*/
void
mb_free(void *m)
{
......
<!--
BIRD Programmer's Guide: Resources
(c) 2000 Martin Mares <mj@ucw.cz>
-->
<chapt>Resources
<sect>Introduction
<p>Most large software projects implemented in classical procedural
programming languages usually end up with lots of code taking care
of resource allocation and deallocation. Bugs in such code are often
very difficult to find, because they cause only `resource leakage',
that is keeping a lot of memory and other resources which nobody
references to.
<p>We've tried to solve this problem by employing a resource tracking
system which keeps track of all the resources allocated by all the
modules of BIRD, deallocates everything automatically when a module
shuts down and it's is able to print out the list of resources and
the corresponding modules they are allocated by.
<p>Each allocated resource (and from now we'll speak about allocated
resources only) is represented by a structure starting with a standard
header (struct <struct/resource/) consisting of a list node (resources are
often linked to various lists) and a pointer to <struct/resclass/ -- a resource
class structure pointing to functions implementing generic resource
operations (such as freeing of the resource) for the particular resource
type.
<p>There exist the following types of resources:
<itemize>
<item><it/Resource pools/ (<struct/pool/)
<item><it/Memory blocks/
<item><it/Linear memory pools/ (<struct/linpool/)
<item><it/Slabs/ (<struct/slab/)
<item><it/Sockets/ (<struct/socket/)
<item><it/Events/ (<struct/event/)
<!--
are there to keep track of deferred execution.
Since BIRD is single-threaded, it requires long lasting tasks to be split to smaller
parts, so that no module can monopolize the CPU. To split such a task, just create
an <struct/event/ resource, point it to the function you want to have called and call <func/ev_schedule()/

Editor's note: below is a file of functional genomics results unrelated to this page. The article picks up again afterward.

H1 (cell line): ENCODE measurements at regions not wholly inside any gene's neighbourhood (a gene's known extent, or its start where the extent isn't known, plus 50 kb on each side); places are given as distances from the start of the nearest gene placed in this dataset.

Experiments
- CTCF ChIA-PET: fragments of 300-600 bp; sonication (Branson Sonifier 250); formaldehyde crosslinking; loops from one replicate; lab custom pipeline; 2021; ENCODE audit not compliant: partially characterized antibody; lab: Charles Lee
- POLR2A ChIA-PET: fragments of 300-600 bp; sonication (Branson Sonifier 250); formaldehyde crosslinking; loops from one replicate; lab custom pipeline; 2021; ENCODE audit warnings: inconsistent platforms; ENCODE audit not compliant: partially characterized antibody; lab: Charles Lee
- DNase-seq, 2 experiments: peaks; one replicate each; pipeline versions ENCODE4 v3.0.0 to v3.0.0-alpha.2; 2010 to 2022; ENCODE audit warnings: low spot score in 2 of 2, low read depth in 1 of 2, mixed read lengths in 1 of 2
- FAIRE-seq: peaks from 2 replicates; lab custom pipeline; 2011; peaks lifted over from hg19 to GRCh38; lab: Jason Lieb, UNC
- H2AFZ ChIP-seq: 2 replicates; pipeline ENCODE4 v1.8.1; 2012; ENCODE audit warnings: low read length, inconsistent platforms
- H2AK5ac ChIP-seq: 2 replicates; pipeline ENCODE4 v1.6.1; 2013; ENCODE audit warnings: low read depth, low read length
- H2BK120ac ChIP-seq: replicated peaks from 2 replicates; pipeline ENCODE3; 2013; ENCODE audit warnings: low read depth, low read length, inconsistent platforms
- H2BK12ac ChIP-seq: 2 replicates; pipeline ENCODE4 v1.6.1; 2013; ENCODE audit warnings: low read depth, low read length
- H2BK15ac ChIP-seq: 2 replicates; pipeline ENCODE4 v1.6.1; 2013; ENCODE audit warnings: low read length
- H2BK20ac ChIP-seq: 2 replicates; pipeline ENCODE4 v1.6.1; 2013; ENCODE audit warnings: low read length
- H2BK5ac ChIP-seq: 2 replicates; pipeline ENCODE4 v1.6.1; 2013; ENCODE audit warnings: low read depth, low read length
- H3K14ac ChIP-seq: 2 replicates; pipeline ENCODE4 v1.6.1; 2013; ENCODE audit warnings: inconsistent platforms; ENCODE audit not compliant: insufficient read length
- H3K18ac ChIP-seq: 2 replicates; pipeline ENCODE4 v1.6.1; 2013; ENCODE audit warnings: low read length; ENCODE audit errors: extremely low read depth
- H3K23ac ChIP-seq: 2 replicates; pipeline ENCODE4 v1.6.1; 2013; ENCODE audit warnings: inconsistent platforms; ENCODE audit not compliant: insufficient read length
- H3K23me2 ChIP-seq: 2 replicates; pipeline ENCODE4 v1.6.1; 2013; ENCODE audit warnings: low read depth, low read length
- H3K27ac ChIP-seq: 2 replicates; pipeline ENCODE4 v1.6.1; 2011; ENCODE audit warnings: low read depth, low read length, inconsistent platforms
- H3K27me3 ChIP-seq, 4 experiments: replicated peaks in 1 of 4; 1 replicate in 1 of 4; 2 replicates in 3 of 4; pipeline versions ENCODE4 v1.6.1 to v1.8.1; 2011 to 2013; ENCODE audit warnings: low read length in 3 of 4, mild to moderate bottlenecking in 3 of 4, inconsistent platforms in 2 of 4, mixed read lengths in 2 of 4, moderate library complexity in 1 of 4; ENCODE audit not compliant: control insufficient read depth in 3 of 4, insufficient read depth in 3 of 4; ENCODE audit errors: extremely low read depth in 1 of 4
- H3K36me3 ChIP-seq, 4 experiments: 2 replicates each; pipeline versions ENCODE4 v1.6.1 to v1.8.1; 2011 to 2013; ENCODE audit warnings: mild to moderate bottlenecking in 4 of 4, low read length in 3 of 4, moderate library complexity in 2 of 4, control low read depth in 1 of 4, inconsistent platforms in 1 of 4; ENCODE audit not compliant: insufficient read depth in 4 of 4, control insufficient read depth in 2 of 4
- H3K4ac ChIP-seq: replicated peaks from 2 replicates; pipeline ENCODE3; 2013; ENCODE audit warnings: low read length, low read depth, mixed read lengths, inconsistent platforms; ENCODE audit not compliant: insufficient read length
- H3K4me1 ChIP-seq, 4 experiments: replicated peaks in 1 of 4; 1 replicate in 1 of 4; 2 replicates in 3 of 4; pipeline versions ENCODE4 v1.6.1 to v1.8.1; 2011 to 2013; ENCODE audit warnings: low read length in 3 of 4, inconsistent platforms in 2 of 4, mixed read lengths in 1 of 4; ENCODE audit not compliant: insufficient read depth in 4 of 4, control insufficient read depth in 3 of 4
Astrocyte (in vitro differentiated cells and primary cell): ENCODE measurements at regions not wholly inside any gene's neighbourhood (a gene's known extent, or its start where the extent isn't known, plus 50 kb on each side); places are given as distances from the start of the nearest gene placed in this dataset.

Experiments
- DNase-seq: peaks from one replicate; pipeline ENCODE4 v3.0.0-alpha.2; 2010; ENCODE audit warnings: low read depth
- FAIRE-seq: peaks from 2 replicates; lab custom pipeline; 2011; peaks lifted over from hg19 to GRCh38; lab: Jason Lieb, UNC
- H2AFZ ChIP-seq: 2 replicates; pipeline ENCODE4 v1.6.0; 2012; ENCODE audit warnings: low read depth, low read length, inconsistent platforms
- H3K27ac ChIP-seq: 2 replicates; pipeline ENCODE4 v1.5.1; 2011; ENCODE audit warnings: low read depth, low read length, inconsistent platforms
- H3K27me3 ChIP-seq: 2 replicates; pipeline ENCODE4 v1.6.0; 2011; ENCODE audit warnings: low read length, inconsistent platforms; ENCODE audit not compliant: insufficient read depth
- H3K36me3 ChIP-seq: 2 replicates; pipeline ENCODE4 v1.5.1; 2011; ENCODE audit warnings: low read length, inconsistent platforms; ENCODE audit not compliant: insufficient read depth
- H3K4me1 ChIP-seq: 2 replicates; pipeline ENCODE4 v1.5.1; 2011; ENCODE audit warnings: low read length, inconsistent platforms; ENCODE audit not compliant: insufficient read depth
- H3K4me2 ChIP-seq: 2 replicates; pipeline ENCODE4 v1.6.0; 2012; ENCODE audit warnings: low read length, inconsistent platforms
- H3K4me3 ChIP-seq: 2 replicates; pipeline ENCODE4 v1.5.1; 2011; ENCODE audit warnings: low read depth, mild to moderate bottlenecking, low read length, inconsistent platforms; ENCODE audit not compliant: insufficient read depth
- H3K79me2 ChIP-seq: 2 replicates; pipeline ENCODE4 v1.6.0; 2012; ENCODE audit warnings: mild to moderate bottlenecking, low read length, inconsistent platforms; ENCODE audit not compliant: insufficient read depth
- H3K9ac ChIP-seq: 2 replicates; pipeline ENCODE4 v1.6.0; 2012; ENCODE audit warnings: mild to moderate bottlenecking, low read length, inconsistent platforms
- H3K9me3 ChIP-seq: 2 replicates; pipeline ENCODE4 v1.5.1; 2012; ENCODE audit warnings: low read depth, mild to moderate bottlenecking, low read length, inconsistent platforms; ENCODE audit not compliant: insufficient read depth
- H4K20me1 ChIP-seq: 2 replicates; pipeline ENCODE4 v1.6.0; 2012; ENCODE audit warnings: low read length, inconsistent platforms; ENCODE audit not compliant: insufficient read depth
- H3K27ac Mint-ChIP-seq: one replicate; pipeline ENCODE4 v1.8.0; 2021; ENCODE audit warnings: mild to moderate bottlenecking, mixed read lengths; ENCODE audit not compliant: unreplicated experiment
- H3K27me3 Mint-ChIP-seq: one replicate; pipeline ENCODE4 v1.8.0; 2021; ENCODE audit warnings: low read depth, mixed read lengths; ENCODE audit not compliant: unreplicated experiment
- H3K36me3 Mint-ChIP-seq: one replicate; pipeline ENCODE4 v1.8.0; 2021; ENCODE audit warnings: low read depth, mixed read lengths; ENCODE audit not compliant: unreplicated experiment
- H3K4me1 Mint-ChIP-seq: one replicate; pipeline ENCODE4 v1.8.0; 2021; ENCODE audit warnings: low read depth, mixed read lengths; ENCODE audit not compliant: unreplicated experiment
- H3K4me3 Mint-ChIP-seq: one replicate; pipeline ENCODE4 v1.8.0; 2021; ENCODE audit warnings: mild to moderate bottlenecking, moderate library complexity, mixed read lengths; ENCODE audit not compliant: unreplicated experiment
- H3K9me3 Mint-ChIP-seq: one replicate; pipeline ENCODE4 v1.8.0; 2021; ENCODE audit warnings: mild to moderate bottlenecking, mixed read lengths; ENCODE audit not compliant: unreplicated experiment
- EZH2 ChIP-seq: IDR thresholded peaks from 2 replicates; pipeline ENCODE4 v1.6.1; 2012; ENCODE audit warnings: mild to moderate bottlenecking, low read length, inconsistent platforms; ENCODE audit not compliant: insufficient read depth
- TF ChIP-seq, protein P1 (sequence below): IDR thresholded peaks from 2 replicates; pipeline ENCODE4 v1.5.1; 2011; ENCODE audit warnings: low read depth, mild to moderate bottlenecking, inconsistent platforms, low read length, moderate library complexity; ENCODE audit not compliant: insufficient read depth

to ask the core to run the event when nothing more important will require attention.
The actual implementation is system dependent.
-->
<item><it/Timers/ (<struct/timer/)
</itemize>
......@@ -8,6 +8,23 @@
* Can be freely distributed and used under the terms of the GNU GPL.
*/
/**
* DOC: Slabs
*
* Slabs are collections of memory blocks of a fixed size.
* They support very fast allocation and freeing of such blocks, prevent memory
* fragmentation and optimize L2 cache usage. Slabs have been invented by Jeff Bonwick
* and published in USENIX proceedings as `The Slab Allocator: An Object-Caching Kernel
* Memory Allocator'. Our implementation follows this article except that we don't use
* constructors and destructors.
*
* When the |DEBUGGING| switch is turned on, we automatically fill all
* newly allocated and freed blocks with a special patterns to make detection
* of use of uninitialized or already freed memory easier.
*
* Example: Nodes of a FIB are allocated from a Slab.
*/
#include <stdlib.h>
#include "nest/bird.h"
......@@ -139,6 +156,14 @@ struct sl_alignment { /* Magic structure for testing of alignment */
int x[0];
};
/**
* sl_new - create a new Slab
* @p: resource pool
* @size: block size
*
* This function creates a new Slab resource from which
* objects of size @size can be allocated.
*/
slab *
sl_new(pool *p, unsigned size)
{
......@@ -183,6 +208,13 @@ sl_new_head(slab *s)
return h;
}
/**
* sl_alloc - allocate an object from Slab
* @s: slab
*
* sl_alloc() allocates space for a single object from the
* Slab and returns a pointer to the object.
*/
void *
sl_alloc(slab *s)
{
......@@ -223,6 +255,14 @@ no_partial:
goto okay;
}
/**
* sl_free - return a free object back to a Slab
* @s: slab
* @oo: object returned by sl_alloc()
*
* This function frees memory associated with the object @oo
* and returns it back to the Slab @s.
*/
void
sl_free(slab *s, void *oo)
{
......